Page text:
Another concern is the upward trend in ransomware attacks (often accompanied by a “DDOS”, or distributed denial of service, attack). This is a type of malware which locks users out of their device, system or account by encrypting their files, which cyber criminals will then demand a ransom to decrypt. These types of attack have previously led to the loss of coursework, school financial records, as well as pupil health related data, such as COVID-19 testing information. As well as targeting schools directly, ransomware hackers may also go after third party suppliers (payroll, fundraising consultants, software providers, payment apps etc) – which can make it even harder for schools to take control of the situation.
Recent reports suggest that ransomware breaches have increased by 13 per cent this last year, which represents an increase greater than the past five years combined.
Although the above should rightfully raise alarms, precautionary measures can be taken before the summer holiday to help schools manage the risks associated with a hostile data attack and ensure compliance with data protection law.
Give your current cyber security measures a health-check.
Although the UK GDPR does not explicitly prescribe the data security measures organisations must have in place, it confirms that data controllers (and processors, such as your IT providers) must have “appropriate” security in place to prevent the personal data they hold from being accidentally or deliberately compromised. This includes implementing appropriate technical and organisational measures to minimise the risk of unauthorised loss or access. This is not simply a question of the latest or most expensive software: it can be as basic as who has access to what, internally, at your organisation. Segmented data storage and need-to-know access protocols make it less likely that a single entry-point will lead to total systems penetration. It can also include maintaining up-to-date offline back-ups to enable effective recovery.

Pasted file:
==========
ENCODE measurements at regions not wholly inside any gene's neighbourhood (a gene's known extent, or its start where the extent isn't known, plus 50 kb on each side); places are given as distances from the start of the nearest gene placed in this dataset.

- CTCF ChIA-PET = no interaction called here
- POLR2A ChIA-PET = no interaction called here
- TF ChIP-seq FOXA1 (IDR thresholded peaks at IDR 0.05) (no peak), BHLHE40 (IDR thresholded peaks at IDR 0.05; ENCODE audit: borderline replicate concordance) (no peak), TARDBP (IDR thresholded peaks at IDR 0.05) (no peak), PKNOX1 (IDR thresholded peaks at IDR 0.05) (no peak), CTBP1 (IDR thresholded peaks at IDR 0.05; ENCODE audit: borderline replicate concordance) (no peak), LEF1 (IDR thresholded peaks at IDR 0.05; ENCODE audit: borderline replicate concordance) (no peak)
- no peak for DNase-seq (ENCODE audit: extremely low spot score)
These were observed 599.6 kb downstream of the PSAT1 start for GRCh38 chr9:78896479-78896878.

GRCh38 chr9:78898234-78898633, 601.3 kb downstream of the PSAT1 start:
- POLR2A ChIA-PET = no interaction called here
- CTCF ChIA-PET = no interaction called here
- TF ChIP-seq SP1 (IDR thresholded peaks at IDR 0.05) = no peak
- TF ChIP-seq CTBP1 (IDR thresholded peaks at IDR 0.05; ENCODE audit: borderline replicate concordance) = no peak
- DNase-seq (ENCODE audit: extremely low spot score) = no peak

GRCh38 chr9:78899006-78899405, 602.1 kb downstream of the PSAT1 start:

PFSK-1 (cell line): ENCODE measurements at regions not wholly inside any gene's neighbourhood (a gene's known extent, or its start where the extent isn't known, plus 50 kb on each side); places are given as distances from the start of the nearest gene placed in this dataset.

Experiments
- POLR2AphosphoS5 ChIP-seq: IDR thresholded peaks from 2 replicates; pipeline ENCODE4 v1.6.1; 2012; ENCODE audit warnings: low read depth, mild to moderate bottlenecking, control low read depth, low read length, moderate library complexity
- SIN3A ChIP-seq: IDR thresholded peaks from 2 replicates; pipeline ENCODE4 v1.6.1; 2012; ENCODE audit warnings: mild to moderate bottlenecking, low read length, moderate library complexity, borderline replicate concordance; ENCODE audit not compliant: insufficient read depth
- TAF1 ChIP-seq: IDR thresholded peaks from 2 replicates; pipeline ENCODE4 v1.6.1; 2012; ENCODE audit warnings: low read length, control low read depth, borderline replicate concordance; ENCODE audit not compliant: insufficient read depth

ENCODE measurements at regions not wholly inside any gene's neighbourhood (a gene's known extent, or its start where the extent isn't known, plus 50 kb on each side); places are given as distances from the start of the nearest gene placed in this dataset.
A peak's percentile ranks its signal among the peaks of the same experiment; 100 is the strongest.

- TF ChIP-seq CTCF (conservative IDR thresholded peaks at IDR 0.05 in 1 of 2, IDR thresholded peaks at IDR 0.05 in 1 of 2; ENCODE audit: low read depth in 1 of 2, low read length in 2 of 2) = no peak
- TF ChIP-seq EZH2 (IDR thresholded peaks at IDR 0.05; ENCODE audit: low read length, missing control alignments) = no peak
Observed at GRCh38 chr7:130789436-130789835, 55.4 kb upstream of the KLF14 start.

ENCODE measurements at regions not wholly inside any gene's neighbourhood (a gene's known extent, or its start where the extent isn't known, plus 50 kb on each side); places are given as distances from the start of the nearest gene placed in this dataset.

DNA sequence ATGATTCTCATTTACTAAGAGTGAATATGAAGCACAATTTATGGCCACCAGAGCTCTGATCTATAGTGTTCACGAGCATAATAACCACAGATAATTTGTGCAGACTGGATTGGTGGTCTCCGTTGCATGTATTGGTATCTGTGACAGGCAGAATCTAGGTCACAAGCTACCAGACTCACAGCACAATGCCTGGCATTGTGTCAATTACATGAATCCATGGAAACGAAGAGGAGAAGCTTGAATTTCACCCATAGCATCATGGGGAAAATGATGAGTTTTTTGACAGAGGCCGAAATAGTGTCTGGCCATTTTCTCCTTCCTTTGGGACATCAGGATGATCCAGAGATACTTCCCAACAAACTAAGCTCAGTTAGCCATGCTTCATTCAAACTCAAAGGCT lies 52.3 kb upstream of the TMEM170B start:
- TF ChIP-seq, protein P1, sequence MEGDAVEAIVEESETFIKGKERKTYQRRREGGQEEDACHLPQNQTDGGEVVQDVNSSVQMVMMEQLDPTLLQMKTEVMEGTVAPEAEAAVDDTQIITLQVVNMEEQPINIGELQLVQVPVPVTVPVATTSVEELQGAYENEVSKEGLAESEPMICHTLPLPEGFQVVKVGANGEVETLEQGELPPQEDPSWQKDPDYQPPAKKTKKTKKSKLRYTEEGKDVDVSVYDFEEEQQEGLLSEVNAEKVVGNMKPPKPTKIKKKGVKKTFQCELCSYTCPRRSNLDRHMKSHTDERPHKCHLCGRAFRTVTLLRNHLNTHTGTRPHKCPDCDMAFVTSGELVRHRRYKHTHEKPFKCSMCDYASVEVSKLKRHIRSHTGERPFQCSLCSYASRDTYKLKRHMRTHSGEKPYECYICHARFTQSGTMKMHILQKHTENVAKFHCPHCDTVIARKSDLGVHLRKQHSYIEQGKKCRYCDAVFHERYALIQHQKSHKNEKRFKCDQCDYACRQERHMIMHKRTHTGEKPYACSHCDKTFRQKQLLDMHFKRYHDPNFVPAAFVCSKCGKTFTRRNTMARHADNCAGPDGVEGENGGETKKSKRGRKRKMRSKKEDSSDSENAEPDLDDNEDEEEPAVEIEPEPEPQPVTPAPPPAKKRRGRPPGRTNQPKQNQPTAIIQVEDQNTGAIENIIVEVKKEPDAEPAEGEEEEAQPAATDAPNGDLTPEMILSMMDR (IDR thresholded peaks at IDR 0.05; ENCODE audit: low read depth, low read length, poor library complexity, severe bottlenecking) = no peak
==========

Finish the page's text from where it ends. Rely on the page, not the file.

Such measures can depend in part on the costs of implementation, the nature, scope, context and volume of the personal data held and the risks a data breach presents to an organisation. However, given the increased accessibility of many standard forms of data security (at a relatively low cost), such as password protection, multi-factor authentication, and data encryption, schools should do more than the bare minimum to ensure compliance, even if they are constrained by a relatively limited budget. Your investment in security and staff training will not make you immune to attack, but it should hamper and slow down hackers and – when the dust has settled – give you a softer landing with the regulator.
Check your legacy systems.
Many studies suggest older, unsupported legacy systems are the number one cause – other than human error – of data breach vulnerability. These might occur where your school is migrating data from one place to another, or failed to completely phase out old applications when updating its systems.
Adding to the issue is the fact that unsupported, “phased out” applications are less likely to be maintained or monitored (and may be harder for your current IT support to detect or fix). It may be that the threat is already sitting there on your older systems, dormant, waiting for the right opportunity. Big name breaches like Equifax in the US and TalkTalk here in the UK are some of the most salutary examples, but of course smaller and less well-resourced organisations are vulnerable to these errors too. And if you’re not sure where to start with this question, ask your IT people who might!